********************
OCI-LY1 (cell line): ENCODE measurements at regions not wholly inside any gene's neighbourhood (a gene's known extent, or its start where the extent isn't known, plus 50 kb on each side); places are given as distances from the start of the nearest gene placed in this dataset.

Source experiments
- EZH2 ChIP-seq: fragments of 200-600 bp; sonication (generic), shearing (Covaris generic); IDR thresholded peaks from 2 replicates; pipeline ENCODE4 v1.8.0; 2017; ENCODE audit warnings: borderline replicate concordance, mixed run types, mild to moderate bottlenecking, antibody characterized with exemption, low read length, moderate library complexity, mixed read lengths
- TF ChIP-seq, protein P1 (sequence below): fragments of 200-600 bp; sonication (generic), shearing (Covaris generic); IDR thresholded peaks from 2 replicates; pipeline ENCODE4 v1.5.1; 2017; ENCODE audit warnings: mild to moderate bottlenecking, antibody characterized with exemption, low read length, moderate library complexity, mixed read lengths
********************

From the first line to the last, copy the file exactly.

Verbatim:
OCI-LY1 (cell line): ENCODE measurements at regions not wholly inside any gene's neighbourhood (a gene's known extent, or its start where the extent isn't known, plus 50 kb on each side); places are given as distances from the start of the nearest gene placed in this dataset.

Source experiments
- EZH2 ChIP-seq: fragments of 200-600 bp; sonication (generic), shearing (Covaris generic); IDR thresholded peaks from 2 replicates; pipeline ENCODE4 v1.8.0; 2017; ENCODE audit warnings: borderline replicate concordance, mixed run types, mild to moderate bottlenecking, antibody characterized with exemption, low read length, moderate library complexity, mixed read lengths
- TF ChIP-seq, protein P1 (sequence below): fragments of 200-600 bp; sonication (generic), shearing (Covaris generic); IDR thresholded peaks from 2 replicates; pipeline ENCODE4 v1.5.1; 2017; ENCODE audit warnings: mild to moderate bottlenecking, antibody characterized with exemption, low read length, moderate library complexity, mixed read lengths